The ads, paid for by the American Muslims for Palestine, use a quote attributed to Nobel Peace Prize winner Desmond Tutu, the retired Anglican archbishop of South Africa, lamenting his recent visit to the Holy Land.
"It reminded me so much of what happened to us black people in South Africa," the ad quotes Tutu as having said.
It also claims Americans send $3 billion to Israel annually. "End Apartheid Now," it reads in bold letters. "Stop U.S. Aid to Israel."
"Allowing this foreign aid to go to Israel, the U.S. is essentially supporting the Israeli policy of expansion, of continued building of settlements, of human rights violations," the group's chairman, Hatem Bazian, said during a news conference outside Metro-North's Harlem station Tuesday.
The ads were posted last week and will run in 25 Metro-North stations during the next month and were timed to coincide with President Barack Obama's visit to the Middle East, Bazian said.
The group said it paid "in the thousands" for the ads but declined to be more specific.
The American Muslim group bills itself as a grassroots organization dedicated to educating the public about Palestine, the name Palestinians give to disputed territory controlled by Israel, and its history.
The billboards drew an angry response from a pro-Israel group, which likened the latest ads to propaganda campaigns of the Third Reich.
"I can assure you that this latest [Joseph] Goebbels-style demonization of the Jews will not go unanswered," said Pamela Geller of the American Freedom Defense Initiative. "We are working right now to get ads responding to these ready for submission."
The latest ads are part of a long-running exchange waged by pro-Israel and pro-Palestine groups, with Metro-North stations throughout the Hudson Valley serving as the backdrop.
They have placed Metro-North's parent agency, the Metropolitan Transportation Authority, squarely in the middle as it tries to strike a balance between curbing speech that might be offensive to its riders and ensuring advertisers' right to free speech.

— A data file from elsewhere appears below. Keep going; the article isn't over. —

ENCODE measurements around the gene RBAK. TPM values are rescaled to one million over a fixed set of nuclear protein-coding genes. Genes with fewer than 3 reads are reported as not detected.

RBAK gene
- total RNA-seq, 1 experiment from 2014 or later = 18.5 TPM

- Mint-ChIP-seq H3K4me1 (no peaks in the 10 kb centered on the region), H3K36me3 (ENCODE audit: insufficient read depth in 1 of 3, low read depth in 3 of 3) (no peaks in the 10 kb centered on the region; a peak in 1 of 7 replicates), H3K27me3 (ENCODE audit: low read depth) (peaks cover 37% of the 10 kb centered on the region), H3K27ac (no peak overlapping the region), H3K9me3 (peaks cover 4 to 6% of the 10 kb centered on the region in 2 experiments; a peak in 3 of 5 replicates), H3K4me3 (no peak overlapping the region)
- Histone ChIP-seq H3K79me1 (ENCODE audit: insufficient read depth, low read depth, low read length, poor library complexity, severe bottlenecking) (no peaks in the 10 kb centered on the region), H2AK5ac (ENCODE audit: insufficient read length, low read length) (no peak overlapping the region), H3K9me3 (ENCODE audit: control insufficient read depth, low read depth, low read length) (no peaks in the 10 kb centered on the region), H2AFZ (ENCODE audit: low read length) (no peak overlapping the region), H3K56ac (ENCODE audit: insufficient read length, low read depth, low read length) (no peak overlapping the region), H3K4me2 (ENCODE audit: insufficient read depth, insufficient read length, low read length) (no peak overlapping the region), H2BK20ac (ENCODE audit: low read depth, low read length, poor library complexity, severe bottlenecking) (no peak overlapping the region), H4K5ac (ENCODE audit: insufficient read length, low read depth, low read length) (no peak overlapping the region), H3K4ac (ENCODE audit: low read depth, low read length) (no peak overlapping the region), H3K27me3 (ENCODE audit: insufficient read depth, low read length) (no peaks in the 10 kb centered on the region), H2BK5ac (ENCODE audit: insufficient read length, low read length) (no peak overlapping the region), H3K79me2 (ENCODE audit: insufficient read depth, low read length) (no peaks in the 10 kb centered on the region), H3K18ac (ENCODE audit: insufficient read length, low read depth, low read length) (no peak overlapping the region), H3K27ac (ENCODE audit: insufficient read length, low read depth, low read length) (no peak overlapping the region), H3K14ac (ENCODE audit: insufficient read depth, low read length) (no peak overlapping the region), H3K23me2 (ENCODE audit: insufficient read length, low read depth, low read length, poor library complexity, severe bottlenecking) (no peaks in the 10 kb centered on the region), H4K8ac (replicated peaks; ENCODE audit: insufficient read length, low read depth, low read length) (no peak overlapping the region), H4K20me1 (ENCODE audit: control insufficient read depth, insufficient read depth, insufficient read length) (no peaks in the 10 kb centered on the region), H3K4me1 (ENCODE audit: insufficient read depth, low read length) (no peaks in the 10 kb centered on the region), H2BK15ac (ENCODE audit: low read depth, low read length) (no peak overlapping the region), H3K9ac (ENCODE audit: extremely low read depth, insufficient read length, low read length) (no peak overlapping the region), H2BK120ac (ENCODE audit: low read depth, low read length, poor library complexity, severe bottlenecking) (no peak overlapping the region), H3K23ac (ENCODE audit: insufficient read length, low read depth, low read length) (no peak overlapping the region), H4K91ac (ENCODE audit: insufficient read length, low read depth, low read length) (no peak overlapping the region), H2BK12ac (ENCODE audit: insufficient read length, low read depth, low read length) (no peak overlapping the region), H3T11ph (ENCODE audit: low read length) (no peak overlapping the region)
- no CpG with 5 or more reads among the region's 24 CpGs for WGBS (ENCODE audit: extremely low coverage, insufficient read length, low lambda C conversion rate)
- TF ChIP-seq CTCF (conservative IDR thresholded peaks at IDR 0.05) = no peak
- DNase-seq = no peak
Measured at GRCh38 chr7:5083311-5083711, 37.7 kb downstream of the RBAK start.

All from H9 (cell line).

Last summer, the MTA was rebuffed by a federal judge after it rejected an ad from a pro-Israel group that it believed discriminated against Muslims. The judge sided with Geller's organization, saying the MTA policy of rejecting ads it considered "demeaning to individuals or a group of individuals" was an infringement of the group's right to express its opinion.
The MTA was forced to reconsider its ad policies.
"The views expressed in these and other paid ads displayed on MTA property are those of the ad sponsor, not the MTA," said Aaron Donovan, an MTA spokesman. "MTA advertising spaces serve broadly as a vehicle for a wide variety of communications, including, at times, controversial ads that express viewpoints on matters of public concern.
"The First Amendment restricts the MTA's control over the content and timing of the messages expressed in paid advertisements," he added. "The MTA cannot pick and choose which viewpoint advertisements it will run based upon the viewpoint expressed."
Several of the pro-Israel groups that have expressed their views on Metro-North billboards in the past could not immediately be reached for comment because they were observing the Passover holiday.
Last year, the Anti-Defamation League denounced as "deliberately misleading and biased" ads placed by the American Committee for Peace in Israel and Palestine that included maps purporting to show how much land Palestinians had lost during conflicts dating back to 1948.
Last year, Geller's organization purchased pro-Israel ads with the tagline, "It's not Islamophobia. It's Islamorealism."
Geller said the ads were bought to counter the ad campaign waged by the Committee for Peace in Israel and Palestine.
"It's not surprising that Islamic supremacists would appropriate the propaganda methods of the Third Reich, as they partnered with [Adolf] Hitler and shared the same goal," she said.